A directed graph is called strongly connected if there is a path from each vertex in the graph to every other vertex. In particular, this means paths in each direction; a path from a to b and also a path from b to a.
The strongly connected components (SCC) of a directed graph G are its maximal strongly connected subgraphs. If each strongly connected component is contracted to a single vertex, the resulting graph is a directed acyclic graph, the condensation of G. A directed graph is acyclic if and only if it has no (nontrivial) strongly connected subgraphs (because a cycle is strongly connected, and every strongly connected graph contains at least one cycle).
Kosaraju's algorithm, Tarjan's algorithm and Gabow's algorithm all efficiently compute the strongly connected components of a directed graph, but Tarjan's and Gabow's are favoured in practice since they require only one depth-first search rather than two.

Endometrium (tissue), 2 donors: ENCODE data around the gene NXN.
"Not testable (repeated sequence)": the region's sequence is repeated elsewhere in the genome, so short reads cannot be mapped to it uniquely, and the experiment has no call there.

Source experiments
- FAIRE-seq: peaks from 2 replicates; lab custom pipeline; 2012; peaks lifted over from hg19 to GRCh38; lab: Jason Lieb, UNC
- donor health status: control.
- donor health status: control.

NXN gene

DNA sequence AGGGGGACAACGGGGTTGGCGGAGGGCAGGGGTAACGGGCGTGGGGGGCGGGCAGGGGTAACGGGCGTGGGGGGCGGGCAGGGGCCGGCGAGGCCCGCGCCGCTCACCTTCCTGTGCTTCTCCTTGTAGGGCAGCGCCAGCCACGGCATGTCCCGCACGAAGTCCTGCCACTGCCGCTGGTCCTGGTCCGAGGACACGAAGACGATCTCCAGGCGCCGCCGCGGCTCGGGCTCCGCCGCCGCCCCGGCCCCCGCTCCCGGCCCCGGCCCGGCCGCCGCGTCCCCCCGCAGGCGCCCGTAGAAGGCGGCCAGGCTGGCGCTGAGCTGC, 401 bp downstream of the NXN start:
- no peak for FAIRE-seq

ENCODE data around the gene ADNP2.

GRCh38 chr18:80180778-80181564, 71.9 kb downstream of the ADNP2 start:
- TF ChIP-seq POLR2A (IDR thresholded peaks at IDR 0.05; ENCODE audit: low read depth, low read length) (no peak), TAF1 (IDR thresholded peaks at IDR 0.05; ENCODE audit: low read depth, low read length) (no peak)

Algorithms for finding strongly connected components may be used to solve 2-satisfiability problems (systems of Boolean variables with constraints on the values of pairs of variables): as Aspvall, Plass & Tarjan (1979) showed, a 2-satisfiability instance is unsatisfiable if and only if there is a variable v such that v and its complement are both contained in the same strongly connected component of the implication graph of the instance.